Democratic candidates for City Council, Meg Cameron and Shari Punyon, circulated a press release this week calling for the hiring of an interim Police Commissioner and stating that they are opposed to the hiring of a new Police Commissioner before “the new City Council is seated and the City Manager issue is resolved.”
By Tom McDermott
Democratic candidates for City Council, Meg Cameron and Shari Punyon, circulated a press release this week calling for the hiring of an interim Police Commissioner and stating that they are opposed to the hiring of a new Police Commissioner before “the new City Council is seated and the City Manager issue is resolved.” They also called for a complete review of the Police Department to start an overall review of all City operations.
Rye’s current Police Commissioner William Connors announced his intention to retire effective January 16 after 13 years serving in his post. In an apparent reference to City Manager Scott Pickup’s management of Rye Golf Club while its manager allegedly stole hundreds of thousands of dollars, and other performance issues, the release also stated, “Our city government may be very different in 2014, and only then, when the city manager position is resolved, should Mr. Pickup or his successor choose a commissioner.”
Cameron and Punyon questioned what it termed “the City Council’s plan to have Pickup appoint a new police commissioner before the end of the year.” The City Council, at their September 11 meeting, asked Pickup to engage a search firm to assist with finding candidates for the Commissioner’s and Rye Golf Club Manager’s jobs.
At that meeting, Councilman and Republican mayoral candidate Joe Sack seemed to go along with the plan for Pickup to engage a search firm, but thought that speed was of the essence in filling the Golf Club job since “nobody was in charge” there, while the Rye Police Department is filled with professionals who can sustain it during a longer search.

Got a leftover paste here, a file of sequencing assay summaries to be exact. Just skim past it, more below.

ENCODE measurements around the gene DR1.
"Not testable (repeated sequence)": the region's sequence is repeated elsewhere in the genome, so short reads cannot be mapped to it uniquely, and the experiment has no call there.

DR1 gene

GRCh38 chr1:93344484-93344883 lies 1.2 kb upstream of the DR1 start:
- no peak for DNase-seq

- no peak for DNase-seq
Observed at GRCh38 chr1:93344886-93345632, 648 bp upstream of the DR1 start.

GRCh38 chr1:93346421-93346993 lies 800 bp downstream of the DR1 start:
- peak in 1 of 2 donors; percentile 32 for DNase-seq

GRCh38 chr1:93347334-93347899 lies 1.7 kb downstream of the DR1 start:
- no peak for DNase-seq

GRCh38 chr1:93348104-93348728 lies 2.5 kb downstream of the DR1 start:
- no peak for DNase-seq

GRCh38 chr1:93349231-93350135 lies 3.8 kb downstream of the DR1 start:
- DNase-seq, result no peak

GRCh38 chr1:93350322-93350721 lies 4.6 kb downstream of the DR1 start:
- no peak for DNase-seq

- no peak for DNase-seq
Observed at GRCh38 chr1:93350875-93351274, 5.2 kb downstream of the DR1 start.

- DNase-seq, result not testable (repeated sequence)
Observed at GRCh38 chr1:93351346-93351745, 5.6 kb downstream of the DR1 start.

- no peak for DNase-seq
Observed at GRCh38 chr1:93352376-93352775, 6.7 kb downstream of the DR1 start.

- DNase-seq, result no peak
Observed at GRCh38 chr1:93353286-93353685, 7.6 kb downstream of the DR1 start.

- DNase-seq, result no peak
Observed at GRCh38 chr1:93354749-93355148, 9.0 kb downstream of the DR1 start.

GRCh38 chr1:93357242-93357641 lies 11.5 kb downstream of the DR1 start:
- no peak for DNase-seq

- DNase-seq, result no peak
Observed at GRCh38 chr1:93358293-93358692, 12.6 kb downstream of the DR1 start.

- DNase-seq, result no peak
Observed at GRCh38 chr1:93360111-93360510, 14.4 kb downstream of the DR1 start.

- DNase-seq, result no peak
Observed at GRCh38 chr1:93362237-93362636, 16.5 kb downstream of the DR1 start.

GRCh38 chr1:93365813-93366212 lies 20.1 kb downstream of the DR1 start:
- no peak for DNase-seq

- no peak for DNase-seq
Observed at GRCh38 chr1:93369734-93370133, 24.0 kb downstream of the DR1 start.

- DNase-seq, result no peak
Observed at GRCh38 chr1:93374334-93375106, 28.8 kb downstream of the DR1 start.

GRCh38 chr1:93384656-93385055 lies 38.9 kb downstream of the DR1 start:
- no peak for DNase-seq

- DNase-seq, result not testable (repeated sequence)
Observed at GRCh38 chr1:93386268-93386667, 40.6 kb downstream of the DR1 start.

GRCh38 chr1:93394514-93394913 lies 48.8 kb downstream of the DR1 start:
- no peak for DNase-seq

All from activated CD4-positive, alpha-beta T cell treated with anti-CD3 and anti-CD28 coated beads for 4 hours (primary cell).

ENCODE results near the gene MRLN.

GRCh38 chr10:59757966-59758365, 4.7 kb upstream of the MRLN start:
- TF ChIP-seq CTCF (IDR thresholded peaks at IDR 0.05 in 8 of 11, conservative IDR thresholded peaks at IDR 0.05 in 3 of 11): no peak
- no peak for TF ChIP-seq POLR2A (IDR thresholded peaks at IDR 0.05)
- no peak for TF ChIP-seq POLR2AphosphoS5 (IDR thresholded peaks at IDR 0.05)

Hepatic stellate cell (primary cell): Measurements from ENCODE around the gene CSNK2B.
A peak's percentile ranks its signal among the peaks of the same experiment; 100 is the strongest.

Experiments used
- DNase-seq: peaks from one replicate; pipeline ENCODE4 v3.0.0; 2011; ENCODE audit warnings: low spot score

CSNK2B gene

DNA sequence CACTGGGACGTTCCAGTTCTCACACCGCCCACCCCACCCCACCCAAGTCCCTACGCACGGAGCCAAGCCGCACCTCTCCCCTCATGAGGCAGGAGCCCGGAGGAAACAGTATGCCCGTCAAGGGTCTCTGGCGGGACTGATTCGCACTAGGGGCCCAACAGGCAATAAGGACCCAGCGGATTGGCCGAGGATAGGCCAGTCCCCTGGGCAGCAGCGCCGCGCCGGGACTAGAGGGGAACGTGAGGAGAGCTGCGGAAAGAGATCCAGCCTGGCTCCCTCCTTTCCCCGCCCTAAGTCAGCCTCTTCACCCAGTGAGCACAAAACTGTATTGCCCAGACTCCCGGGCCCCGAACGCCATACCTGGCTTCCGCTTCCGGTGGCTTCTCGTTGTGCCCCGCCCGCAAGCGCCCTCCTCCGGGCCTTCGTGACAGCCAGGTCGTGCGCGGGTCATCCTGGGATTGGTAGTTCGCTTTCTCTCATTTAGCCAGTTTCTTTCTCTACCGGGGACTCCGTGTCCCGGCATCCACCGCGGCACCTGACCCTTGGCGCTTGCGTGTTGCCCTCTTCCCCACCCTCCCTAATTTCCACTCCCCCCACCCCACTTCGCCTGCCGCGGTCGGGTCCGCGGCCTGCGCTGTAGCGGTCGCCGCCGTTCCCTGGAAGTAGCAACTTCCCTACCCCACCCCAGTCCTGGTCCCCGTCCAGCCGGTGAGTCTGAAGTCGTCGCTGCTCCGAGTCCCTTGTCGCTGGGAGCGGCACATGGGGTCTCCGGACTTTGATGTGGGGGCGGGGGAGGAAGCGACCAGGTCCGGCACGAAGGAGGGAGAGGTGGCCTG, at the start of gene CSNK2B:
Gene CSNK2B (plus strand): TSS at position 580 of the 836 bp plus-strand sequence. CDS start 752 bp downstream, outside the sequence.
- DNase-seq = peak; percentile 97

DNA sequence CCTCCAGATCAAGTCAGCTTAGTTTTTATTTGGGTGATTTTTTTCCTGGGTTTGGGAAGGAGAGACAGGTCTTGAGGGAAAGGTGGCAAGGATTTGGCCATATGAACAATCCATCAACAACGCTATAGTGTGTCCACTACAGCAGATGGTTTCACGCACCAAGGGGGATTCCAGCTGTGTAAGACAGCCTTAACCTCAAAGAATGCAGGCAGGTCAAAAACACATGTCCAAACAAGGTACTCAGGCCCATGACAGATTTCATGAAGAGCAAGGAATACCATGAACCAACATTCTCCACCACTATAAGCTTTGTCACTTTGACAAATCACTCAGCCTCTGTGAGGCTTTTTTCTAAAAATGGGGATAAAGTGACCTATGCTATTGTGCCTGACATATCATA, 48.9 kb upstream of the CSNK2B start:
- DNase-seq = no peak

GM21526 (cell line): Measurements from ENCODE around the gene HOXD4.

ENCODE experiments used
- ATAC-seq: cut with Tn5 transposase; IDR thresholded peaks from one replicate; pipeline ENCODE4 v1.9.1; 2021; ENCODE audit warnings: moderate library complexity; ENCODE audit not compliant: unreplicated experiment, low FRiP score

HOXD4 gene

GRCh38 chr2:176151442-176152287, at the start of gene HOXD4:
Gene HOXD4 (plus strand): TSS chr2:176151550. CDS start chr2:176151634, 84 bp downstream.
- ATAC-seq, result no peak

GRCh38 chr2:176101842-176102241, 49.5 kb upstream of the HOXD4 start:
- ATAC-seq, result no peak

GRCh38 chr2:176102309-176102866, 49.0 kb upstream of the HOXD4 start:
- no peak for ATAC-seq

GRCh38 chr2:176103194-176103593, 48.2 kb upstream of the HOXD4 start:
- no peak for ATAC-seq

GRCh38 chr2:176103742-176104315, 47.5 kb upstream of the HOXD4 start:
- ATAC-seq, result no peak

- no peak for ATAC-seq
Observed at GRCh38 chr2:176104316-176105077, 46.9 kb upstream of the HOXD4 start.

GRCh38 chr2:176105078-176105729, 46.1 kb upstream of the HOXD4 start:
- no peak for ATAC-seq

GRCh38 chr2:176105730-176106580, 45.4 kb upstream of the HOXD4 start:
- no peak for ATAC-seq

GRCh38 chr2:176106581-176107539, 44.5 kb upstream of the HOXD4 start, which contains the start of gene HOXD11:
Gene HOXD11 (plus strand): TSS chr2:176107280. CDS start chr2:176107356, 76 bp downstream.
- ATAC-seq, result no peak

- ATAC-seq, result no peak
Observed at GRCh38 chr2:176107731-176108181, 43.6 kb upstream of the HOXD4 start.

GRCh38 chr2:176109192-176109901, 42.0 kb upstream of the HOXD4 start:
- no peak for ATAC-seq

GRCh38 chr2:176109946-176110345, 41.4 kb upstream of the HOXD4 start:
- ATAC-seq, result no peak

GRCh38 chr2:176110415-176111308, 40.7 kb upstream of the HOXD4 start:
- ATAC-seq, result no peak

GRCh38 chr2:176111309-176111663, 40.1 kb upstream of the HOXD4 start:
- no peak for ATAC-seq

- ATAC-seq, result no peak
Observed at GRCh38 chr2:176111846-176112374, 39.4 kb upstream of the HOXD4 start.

Asked to comment on the wording of Cameron and Punyon’s proposal, which he had not yet read, Sack said, “It was certainly not my understanding that he [Pickup] would appoint a Commissioner before the end of the year, and certainly he should not hire someone.” Sack also said that his personal opinion, which he shared with Pickup after the meeting, was that “we shouldn’t start the Police Commissioner search until January.”
Under the City Charter, a City Manager may appoint a Police Commissioner without City Council approval. But, as Councilman Peter Jovanovich, who is running for mayor as an independent, pointed out, “Scott talked at the Council meeting about organizing a citizens’ committee to assist in hiring a new Commissioner, and coming back to discuss that at a future meeting.”
Jovanovich also said that the Council had only “authorized the City Manager to select a recruiting firm to start the search process” for a new Police Commissioner. He added that the City Manager thought the search process would take months to complete, and was unlikely to conclude before January even if begun now.
He continued, “It doesn’t make sense to me to wait until January to begin to search. That way, we might not have a new Commissioner until mid-summer.”
Pickup was away and unavailable for comment before press time.
Asked about the claim that the Council had a plan for Pickup to appoint a new Commissioner before a new Council takes office, Cameron granted that the language of the release was “technically” incorrect, and that the Council only authorized hiring a search firm.
Regarding the proposal for “the City” to hire an interim Commissioner, she clarified that meant the City Manager. And, asked if that interim Commissioner should come from within the current force, she said that “was a possibility.” As to the RPD operations review, Cameron said that, if elected, she and Punyon would need to persuade the Council to implement City operations reviews, and did not know how long a review of the police Department would take to complete.